Targeting iron uptake to create a new class of antibiotics against UTIs

Targeting iron uptake to create a new class of antibiotics against UTIs

Last Reviewed : 01/05/2021
Targeting iron uptake to create a new class of antibiotics against UTIs

Press Release: 

  • At least half of all women will have a urinary tract infection during their lifetimes, and many of the infections -- which have increasingly become resistant to a wide array of antibiotics -- recur. Now, researchers report early progress toward developing a new class of antibiotics that would fight these infections by starving the causative bacteria of iron.


The researchers will present their results  at the American Chemical Society (ACS) Fall 2020 Virtual Meeting & Expo. We can't stop bacteria from evolving and developing resistance to antibiotics.The aim of the research is to develop a drug that acts in a different way from current drugs -- by depriving the bacteria of iron, a key nutrient essential to their survival.

Currently, most drugs that treat UTIs caused by uropathogenic E. coli (UPEC) either disrupt synthesis of the bacterial cell wall or interfere with bacterial DNA replication. Since the urinary tract is an iron-deficient environment, UPEC have evolved several ways to obtain iron, such as by producing molecules called siderophores that sop up iron bound to host proteins.

The researchers, who are at California Polytechnic State University, have collaborated on this project with other scientists at the University of Michigan School of Medicine. The collaborators previously showed that the iron acquisition process can be a target for small molecules for possible UTI treatment. In that study, they screened nearly 150,000 compounds and identified 16 that stop these bacteria from growing under iron-limiting conditions. Of these 16, two compounds were linked to disruption of the bacterial TonB system, which consists of three transmembrane proteins that help UPEC take up iron. Eagon's group is focusing on these two compounds for further study.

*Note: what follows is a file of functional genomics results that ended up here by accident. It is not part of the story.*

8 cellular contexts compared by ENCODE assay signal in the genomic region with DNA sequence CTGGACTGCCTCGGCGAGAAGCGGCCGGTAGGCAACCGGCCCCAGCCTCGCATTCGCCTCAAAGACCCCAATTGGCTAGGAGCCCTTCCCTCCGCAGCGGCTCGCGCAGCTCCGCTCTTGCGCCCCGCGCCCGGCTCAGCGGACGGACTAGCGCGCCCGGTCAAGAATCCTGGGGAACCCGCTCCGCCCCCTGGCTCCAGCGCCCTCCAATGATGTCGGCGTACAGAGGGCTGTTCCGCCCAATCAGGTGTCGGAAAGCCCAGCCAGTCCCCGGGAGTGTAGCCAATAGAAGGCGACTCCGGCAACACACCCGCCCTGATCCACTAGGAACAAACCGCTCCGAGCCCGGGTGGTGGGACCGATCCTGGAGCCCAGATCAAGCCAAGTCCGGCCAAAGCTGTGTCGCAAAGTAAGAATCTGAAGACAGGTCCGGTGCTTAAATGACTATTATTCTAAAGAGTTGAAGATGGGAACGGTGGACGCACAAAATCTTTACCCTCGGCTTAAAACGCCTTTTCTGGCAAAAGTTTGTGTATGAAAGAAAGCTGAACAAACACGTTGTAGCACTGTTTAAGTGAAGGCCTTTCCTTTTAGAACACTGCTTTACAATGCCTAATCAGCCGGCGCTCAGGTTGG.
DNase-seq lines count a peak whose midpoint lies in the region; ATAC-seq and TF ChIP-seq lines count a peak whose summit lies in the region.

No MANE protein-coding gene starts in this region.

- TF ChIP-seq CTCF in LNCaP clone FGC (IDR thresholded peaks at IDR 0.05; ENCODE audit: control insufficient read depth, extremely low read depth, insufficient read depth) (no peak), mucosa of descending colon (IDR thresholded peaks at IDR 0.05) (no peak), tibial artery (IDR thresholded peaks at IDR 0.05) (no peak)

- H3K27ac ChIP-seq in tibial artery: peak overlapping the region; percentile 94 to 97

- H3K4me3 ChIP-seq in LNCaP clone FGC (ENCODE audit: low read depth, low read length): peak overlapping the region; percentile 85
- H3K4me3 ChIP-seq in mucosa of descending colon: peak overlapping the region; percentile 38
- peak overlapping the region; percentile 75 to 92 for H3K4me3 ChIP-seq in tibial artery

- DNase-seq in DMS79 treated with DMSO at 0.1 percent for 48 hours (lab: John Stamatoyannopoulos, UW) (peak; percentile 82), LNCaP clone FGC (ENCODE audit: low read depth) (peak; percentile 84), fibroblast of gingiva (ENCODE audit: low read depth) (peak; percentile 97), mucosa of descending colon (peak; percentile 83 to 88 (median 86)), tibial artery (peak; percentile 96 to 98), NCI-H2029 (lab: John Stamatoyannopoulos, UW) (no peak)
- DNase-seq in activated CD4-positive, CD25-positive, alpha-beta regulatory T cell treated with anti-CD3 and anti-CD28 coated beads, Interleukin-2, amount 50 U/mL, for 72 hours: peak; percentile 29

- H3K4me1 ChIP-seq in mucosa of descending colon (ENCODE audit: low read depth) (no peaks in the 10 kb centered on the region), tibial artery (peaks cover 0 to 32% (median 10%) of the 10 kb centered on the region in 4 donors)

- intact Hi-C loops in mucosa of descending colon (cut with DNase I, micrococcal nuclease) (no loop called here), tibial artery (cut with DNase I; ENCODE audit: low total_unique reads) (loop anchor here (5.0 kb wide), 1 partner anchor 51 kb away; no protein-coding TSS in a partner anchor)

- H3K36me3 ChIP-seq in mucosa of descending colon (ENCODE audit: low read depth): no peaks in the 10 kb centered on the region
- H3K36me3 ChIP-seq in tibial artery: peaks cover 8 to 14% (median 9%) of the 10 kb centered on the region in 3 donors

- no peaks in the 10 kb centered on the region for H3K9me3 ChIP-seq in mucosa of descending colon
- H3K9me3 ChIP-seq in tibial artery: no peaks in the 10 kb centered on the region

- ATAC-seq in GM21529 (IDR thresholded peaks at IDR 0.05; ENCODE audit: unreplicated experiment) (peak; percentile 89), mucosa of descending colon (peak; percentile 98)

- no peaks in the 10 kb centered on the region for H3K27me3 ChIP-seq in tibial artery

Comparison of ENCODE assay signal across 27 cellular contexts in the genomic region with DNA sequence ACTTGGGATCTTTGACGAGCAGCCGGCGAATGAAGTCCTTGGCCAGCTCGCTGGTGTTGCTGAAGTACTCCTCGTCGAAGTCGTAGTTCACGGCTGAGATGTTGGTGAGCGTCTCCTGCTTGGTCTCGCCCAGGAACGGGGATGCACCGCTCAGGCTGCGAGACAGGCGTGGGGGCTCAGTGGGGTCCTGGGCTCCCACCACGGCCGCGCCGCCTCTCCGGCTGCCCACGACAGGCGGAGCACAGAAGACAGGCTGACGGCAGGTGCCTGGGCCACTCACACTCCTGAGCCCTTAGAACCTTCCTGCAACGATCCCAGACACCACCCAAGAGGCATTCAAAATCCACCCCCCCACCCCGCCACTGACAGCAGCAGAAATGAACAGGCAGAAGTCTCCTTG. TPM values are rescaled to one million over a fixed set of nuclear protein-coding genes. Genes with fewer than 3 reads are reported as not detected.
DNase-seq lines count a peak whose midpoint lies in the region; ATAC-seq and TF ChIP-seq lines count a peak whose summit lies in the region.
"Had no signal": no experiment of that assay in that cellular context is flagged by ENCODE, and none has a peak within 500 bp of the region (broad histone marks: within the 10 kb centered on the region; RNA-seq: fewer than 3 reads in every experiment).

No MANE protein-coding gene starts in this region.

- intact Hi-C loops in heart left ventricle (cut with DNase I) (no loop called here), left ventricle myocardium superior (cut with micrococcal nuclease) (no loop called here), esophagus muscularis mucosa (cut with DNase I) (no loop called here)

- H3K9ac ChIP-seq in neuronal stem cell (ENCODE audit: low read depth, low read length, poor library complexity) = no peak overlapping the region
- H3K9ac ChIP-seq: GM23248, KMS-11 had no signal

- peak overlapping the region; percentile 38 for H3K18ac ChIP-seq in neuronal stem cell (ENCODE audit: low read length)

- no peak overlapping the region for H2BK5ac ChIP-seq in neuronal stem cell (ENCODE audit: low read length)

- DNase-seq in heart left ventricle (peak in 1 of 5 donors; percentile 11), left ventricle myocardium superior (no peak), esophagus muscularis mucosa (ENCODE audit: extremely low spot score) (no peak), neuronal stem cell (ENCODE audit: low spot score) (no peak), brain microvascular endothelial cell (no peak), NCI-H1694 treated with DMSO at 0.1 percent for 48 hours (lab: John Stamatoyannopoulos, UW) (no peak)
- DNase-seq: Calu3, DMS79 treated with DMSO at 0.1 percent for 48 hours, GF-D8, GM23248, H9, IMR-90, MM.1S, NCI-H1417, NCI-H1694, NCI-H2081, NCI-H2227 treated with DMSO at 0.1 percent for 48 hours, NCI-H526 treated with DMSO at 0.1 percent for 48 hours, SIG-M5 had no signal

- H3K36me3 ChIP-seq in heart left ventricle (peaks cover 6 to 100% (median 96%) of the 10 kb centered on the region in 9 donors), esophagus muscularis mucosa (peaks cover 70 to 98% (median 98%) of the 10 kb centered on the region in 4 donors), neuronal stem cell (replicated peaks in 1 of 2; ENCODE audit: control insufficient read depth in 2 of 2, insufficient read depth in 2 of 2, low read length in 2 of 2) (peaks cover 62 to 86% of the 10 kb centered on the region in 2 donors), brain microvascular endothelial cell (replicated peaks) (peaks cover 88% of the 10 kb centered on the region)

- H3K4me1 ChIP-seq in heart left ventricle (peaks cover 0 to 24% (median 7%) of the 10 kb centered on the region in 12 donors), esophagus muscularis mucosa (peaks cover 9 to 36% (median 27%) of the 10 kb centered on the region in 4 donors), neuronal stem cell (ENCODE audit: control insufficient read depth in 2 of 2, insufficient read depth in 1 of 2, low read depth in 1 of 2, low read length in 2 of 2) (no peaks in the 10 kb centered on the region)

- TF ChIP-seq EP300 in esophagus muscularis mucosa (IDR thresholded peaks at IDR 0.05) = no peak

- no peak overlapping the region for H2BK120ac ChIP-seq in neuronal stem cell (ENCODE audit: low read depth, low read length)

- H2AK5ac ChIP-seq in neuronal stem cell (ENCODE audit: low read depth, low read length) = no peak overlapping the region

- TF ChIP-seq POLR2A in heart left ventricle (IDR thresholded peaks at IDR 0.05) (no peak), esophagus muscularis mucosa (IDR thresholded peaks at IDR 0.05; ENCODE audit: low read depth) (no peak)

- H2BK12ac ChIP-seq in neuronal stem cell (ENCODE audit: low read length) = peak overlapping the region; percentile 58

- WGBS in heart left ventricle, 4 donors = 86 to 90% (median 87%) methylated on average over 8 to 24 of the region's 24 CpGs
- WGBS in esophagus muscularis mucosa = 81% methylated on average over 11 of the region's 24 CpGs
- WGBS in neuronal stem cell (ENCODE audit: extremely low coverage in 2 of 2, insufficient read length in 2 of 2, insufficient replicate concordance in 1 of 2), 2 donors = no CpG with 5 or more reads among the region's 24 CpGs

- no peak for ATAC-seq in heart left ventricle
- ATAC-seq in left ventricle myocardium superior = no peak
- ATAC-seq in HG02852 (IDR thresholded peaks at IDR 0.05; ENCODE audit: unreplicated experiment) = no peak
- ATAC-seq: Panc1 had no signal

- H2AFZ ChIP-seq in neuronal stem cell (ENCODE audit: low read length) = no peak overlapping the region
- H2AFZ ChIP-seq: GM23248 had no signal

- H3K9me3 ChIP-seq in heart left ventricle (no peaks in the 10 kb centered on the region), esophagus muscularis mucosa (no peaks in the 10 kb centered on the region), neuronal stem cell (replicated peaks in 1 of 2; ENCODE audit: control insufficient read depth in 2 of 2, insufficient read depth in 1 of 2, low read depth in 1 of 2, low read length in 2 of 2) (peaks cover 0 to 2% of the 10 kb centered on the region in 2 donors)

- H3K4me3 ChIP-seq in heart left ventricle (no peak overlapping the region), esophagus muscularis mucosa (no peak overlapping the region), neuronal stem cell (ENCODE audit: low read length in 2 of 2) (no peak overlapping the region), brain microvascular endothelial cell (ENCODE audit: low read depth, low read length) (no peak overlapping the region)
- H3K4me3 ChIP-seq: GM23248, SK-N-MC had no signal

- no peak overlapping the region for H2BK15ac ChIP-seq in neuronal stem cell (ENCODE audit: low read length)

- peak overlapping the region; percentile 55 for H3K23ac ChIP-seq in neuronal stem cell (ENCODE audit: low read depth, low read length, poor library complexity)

The team says that the goal is to prepare a library of inhibitors in which the hydroxyquinoline scaffold is modified with various functional groups. Plan is to screen them against UPEC and human cell lines to look for broad toxicity. After that, the compounds will be tested in animal models to see if they kill the bacteria in vivo. Once Eagon's team finishes preparing the complete hydroxyquinoline library, they plan to make variations of the second scaffold molecule.

Because they target iron uptake, this new class of drugs is expected to have no effect on beneficial E. coli strains in other regions of the body. Iron is plentiful in the body in non-urinary tract locations, so hindering iron uptake shouldn't cause a problem for these bacteria. Most current antibiotics, however, wipe out all strains, including beneficial gut flora. And because there is no TonB homolog found in humans, the possibility of toxic side effects would also be reduced compared to other antibiotics.


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Materials provided by American Chemical Society.

American Chemical Society. "Targeting iron uptake to create a new class of antibiotics against UTIs." ScienceDaily. ScienceDaily, 17 August 2020. .

 Note: Original article may be edited for style and length.

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